Morton Dean: TV News “Spiraling Down Into a Deep, Dark Ravine”

By Alissa Krinsky 

Where Are They Now? A TVNewser Series

Today, TVNewser begins a multi-week series where we’ll catch up with some tvnewsers of yesterday to learn about their lives now, and their perspectives on the industry. We begin with former CBS and ABC newsman Morton Dean. Next week: former MacNeil/Lehrer NewsHour co-anchor Robert MacNeil.

People don’t forget a distinguished voice.

Just ask Morton Dean. Retired from network news for eight years, he “surprisingly” still gets stopped by people who “usually say something about my voice, in a positive way,” he tells TVNewser. “And I always answer the same way. I [joke], ‘Are you saying to me that I had a great face for radio?'”

But make no mistake, they remember him from television, even recounting specific stories he filed over the years. That pleases Dean, a journalist to the core. “Once you’re in the business,” he explains, “you never quite leave the business, and it certainly doesn’t leave you.”

Morton Dean, 74, joined CBS News in 1963 via New York’s WCBS-TV. About two years later he moved to the network, where he spent two decades before logging another 14 years at ABC. Along the way, Dean anchored weekend editions of the CBS Evening News, was news anchor at Good Morning America, and traveled the world as a correspondent, covering everything from the Iranian hostage crisis to conflict in Kosovo.

Of it all, he says, “one of the highlights was being in Vietnam, and seeing that war for what it really was. All the pain it inflicted on the people who were fighting there, the people who were living there, and certainly, those back in the States who lost loved ones.”

Throughout his career, Dean says he tried to report stories he felt were important, sometimes choosing to decline certain assignments. “I did dance to the beat of my own drum,” he reflects.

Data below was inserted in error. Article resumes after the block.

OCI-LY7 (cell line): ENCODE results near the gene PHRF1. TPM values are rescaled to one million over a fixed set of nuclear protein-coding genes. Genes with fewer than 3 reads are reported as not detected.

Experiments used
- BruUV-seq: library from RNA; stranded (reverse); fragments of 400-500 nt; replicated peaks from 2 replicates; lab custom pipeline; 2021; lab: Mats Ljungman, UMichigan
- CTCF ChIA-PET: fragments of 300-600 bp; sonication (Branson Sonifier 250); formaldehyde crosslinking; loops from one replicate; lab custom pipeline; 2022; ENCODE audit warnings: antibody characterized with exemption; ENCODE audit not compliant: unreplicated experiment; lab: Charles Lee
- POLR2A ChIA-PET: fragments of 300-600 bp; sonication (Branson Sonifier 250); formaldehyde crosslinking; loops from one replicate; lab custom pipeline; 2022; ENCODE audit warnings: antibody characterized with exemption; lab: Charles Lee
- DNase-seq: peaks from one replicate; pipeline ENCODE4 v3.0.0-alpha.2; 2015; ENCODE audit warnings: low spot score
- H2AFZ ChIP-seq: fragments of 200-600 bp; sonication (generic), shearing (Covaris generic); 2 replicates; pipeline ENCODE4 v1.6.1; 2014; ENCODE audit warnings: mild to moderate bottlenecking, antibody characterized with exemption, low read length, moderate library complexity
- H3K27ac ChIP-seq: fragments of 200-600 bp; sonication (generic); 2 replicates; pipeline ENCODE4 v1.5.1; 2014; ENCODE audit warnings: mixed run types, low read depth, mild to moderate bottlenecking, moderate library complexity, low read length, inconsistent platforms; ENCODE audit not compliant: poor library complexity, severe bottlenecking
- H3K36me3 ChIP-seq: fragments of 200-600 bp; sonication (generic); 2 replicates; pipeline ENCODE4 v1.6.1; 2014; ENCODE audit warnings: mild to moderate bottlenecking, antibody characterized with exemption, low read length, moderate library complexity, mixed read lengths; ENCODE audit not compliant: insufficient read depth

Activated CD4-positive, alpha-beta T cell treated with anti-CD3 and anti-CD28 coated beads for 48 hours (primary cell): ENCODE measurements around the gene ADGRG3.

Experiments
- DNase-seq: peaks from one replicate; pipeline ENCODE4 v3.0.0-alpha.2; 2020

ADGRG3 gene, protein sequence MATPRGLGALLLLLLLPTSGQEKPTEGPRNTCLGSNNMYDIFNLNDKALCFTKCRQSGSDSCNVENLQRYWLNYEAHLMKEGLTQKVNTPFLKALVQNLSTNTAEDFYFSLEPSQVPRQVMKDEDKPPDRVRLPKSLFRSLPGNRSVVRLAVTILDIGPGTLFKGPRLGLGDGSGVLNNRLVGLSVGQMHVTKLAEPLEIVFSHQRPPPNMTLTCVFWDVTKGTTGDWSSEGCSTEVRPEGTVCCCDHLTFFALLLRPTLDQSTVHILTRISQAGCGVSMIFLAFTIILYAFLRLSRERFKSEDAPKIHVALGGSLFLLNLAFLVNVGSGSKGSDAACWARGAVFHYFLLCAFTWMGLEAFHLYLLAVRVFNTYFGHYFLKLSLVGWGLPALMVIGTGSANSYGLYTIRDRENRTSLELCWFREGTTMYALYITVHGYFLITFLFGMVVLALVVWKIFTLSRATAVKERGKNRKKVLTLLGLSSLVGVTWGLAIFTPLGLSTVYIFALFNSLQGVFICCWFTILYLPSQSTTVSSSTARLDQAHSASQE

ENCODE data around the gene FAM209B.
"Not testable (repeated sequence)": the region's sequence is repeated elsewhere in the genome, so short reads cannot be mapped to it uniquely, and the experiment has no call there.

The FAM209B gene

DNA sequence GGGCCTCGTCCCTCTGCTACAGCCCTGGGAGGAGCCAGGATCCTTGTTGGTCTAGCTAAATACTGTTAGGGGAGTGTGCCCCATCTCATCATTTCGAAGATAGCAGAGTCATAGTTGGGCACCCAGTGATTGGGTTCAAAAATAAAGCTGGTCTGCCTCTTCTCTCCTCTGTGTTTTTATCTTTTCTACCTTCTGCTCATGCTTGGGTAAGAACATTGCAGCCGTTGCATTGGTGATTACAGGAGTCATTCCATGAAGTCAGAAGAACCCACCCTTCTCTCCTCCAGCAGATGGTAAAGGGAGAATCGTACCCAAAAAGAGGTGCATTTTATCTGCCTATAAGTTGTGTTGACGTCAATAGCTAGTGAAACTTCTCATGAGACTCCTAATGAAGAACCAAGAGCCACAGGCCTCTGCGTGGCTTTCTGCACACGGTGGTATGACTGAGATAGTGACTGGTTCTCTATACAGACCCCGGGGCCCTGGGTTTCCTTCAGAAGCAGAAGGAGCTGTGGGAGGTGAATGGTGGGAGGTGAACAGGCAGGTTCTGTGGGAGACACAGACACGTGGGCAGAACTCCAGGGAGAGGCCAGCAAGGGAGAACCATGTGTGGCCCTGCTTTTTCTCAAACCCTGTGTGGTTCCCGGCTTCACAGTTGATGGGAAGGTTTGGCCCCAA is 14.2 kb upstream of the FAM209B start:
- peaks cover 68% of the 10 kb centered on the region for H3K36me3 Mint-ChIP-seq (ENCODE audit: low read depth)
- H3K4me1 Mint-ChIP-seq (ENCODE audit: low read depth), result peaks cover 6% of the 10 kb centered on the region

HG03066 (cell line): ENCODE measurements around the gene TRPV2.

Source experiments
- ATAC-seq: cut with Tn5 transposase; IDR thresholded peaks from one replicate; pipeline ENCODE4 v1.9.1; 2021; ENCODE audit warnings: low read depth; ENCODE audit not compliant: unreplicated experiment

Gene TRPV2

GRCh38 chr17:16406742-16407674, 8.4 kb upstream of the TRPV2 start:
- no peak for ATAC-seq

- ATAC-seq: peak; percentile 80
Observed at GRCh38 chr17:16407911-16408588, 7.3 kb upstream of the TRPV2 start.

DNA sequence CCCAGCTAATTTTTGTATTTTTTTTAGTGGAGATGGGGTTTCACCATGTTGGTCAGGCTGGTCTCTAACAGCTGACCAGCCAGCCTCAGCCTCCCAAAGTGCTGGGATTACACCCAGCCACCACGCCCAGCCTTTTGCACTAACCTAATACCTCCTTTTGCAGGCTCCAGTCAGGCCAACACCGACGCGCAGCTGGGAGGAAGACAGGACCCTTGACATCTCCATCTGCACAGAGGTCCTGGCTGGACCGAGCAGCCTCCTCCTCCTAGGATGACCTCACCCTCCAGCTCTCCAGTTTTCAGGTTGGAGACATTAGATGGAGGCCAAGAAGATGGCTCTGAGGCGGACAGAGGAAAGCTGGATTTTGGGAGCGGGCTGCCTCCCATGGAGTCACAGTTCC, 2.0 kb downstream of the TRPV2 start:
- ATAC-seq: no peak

And he’s still dancing. Now a freelance journalist, he primarily writes magazine articles on subjects of personal interest, including one recently on his beloved Boston Red Sox. Another focused on his latest journey to Cuba, 50 years after his 1959 interview with Fidel Castro.

Dividing his time between homes in Connecticut and Massachusetts, Dean also just finished writing his first novel, about a fictional act of terrorism on U.S. soil and the TV reporter who covers the story. In addition, Dean does voice-overs, and has formed a consultancy — M.E. Communications Partners — with two associates, one of whom is former network exec Ed Fouhy. “I worked with some wonderful people” over the years, Dean says, describing how “dedicated and brave and committed people were to journalism.”

He worries for the current crop of committed journalists, faced with shrinking budgets and smaller staffs while being expected to produce more content than ever before. “I don’t think anyone knows where it’s headed,” Dean says about the TV news business. He particularly laments the “criminal” decline of foreign affairs coverage.

Overall, he says, the industry is “spiraling down into a deep, dark ravine from which it may — and probably will — never reemerge.”

Dean misses “old-fashioned journalism.” Like the story he did in the 1960’s in Vietnam that brought him lifelong friendships with the relatives of a soldier. “I keep in contact with a family of a kid who…I interviewed him just before he got killed, and the family has kind of become like an extended part of my family.”

It’s part of a mosaic of memorable experiences. “I was always learning something. My skills were always improving. I worked hard at it,” he says about his reporter’s life. “I’m very pleased with the career I had.”

Morton Dean anchors a CBS Newsbreak in 1977.